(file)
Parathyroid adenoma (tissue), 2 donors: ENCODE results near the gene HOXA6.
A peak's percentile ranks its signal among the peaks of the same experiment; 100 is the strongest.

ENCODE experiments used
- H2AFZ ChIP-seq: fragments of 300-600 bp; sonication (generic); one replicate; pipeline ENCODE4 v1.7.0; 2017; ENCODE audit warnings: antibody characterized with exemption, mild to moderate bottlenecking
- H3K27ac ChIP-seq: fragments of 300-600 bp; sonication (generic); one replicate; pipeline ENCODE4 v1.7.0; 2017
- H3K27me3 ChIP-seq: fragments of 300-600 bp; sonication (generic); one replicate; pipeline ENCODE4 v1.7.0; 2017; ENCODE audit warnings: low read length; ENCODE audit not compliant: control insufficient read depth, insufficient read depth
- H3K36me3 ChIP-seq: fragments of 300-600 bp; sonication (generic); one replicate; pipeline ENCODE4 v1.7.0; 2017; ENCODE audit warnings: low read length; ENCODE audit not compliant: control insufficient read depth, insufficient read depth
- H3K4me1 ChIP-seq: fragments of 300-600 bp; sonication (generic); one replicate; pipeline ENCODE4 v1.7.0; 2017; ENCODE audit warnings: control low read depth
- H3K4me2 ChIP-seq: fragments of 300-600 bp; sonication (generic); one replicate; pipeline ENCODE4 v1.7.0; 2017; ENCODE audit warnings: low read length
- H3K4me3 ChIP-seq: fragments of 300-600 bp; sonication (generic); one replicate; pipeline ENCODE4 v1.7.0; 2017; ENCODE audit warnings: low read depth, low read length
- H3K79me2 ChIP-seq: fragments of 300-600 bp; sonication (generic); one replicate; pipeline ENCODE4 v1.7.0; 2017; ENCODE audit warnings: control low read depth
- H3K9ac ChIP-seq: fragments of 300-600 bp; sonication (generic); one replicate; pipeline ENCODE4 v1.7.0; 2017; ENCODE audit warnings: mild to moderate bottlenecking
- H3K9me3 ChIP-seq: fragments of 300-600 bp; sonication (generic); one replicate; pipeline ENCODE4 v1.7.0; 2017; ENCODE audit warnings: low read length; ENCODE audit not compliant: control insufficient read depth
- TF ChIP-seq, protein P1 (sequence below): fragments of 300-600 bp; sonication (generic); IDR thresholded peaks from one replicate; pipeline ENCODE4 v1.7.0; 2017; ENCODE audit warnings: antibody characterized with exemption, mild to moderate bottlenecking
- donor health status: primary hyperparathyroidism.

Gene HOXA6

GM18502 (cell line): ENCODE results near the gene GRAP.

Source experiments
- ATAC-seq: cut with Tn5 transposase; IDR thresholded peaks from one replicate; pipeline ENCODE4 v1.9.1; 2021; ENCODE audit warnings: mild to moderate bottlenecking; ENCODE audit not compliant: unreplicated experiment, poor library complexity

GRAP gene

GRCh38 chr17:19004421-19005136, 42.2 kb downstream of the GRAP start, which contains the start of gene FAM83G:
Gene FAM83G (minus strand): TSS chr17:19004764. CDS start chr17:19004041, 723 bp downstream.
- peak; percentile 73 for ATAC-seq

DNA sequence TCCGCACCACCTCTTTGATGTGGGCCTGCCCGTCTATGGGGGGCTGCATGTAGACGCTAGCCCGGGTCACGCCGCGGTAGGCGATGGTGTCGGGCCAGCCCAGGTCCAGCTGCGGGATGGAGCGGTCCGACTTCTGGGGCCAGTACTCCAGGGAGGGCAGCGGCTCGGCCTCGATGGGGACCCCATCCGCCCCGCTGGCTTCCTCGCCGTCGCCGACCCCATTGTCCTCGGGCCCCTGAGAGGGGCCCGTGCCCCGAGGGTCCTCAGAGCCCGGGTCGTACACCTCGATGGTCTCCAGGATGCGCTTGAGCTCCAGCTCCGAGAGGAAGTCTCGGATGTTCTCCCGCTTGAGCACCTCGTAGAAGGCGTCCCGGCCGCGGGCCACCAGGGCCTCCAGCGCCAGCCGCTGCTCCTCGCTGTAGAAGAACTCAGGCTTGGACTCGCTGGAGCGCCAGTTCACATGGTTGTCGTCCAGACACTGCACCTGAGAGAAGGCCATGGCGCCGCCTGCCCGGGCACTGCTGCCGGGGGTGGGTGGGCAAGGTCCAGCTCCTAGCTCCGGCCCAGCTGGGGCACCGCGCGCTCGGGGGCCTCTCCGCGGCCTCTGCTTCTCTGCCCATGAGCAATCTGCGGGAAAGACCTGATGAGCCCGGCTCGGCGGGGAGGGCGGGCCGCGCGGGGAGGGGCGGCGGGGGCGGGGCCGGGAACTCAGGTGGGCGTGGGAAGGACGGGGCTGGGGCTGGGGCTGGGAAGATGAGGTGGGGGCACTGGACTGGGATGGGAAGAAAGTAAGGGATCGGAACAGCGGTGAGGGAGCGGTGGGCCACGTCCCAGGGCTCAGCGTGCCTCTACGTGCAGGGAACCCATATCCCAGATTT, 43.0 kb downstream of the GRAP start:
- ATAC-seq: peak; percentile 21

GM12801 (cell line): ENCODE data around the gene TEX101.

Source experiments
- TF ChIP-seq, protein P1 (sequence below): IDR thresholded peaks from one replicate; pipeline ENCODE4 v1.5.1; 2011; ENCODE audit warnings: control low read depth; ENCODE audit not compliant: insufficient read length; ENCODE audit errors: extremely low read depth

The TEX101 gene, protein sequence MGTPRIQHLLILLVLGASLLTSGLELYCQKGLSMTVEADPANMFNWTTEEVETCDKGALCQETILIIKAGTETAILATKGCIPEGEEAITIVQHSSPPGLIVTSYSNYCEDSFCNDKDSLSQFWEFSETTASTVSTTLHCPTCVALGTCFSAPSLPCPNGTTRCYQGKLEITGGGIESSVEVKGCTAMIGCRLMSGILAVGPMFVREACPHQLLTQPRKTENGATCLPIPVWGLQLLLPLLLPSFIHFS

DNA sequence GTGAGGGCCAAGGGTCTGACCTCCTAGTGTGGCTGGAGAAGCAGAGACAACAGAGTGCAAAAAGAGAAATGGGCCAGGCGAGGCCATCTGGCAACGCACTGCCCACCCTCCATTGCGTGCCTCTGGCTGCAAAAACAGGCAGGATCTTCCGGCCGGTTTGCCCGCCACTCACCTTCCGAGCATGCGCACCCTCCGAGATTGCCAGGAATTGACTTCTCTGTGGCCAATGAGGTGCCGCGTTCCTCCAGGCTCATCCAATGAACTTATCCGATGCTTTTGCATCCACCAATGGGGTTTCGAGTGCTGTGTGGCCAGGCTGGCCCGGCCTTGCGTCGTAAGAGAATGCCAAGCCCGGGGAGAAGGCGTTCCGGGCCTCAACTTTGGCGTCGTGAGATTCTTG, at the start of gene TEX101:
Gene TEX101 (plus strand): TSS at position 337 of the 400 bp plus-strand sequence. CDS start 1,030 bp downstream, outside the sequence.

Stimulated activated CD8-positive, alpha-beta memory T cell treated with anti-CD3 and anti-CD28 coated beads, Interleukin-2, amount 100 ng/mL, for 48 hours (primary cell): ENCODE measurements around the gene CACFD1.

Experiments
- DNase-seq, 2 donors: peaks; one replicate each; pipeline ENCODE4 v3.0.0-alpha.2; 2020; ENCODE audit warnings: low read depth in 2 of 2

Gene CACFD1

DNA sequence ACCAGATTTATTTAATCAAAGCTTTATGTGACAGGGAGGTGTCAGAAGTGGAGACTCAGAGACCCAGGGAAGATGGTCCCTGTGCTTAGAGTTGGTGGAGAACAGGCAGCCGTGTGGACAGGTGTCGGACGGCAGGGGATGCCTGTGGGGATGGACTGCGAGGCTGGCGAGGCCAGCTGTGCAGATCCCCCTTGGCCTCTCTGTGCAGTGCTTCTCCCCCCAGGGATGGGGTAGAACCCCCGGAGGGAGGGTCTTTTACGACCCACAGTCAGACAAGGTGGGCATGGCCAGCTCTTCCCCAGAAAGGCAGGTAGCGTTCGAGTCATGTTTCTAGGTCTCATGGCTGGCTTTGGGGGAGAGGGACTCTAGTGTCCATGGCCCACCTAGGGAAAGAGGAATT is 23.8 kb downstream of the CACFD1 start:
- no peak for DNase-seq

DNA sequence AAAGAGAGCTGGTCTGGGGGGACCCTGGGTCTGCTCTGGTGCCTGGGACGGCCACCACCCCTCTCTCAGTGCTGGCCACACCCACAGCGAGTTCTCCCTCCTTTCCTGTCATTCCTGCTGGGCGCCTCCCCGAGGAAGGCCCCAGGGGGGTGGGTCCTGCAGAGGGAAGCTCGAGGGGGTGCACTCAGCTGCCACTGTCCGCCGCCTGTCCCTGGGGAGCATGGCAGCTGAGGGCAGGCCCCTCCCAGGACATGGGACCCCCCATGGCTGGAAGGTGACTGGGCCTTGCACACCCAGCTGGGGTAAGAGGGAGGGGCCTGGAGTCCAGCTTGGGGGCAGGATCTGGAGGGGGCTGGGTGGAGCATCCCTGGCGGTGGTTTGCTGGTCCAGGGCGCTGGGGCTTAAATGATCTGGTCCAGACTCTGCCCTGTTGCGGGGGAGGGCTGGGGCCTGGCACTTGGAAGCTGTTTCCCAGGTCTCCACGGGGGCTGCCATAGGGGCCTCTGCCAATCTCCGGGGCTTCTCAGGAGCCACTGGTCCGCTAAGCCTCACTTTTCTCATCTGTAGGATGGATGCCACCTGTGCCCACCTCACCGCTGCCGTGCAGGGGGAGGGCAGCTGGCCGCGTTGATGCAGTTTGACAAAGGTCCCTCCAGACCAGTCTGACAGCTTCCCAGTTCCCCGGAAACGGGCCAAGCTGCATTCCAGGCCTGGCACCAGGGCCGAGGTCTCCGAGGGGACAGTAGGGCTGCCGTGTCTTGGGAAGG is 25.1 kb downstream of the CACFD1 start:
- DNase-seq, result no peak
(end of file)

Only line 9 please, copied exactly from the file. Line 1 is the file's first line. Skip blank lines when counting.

- H3K4me2 ChIP-seq: fragments of 300-600 bp; sonication (generic); one replicate; pipeline ENCODE4 v1.7.0; 2017; ENCODE audit warnings: low read length